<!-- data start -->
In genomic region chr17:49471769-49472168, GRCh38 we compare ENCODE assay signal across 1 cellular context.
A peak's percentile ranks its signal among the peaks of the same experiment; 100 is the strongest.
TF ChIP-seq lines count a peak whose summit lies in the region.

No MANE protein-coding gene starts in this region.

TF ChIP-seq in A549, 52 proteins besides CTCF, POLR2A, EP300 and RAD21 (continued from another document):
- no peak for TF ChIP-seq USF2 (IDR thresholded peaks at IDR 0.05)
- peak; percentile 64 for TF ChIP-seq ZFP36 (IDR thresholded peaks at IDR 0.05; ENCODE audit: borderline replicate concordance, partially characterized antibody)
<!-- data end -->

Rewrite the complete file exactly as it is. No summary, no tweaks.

In genomic region chr17:49471769-49472168, GRCh38 we compare ENCODE assay signal across 1 cellular context.
A peak's percentile ranks its signal among the peaks of the same experiment; 100 is the strongest.
TF ChIP-seq lines count a peak whose summit lies in the region.

No MANE protein-coding gene starts in this region.

TF ChIP-seq in A549, 52 proteins besides CTCF, POLR2A, EP300 and RAD21 (continued from another document):
- no peak for TF ChIP-seq USF2 (IDR thresholded peaks at IDR 0.05)
- peak; percentile 64 for TF ChIP-seq ZFP36 (IDR thresholded peaks at IDR 0.05; ENCODE audit: borderline replicate concordance, partially characterized antibody)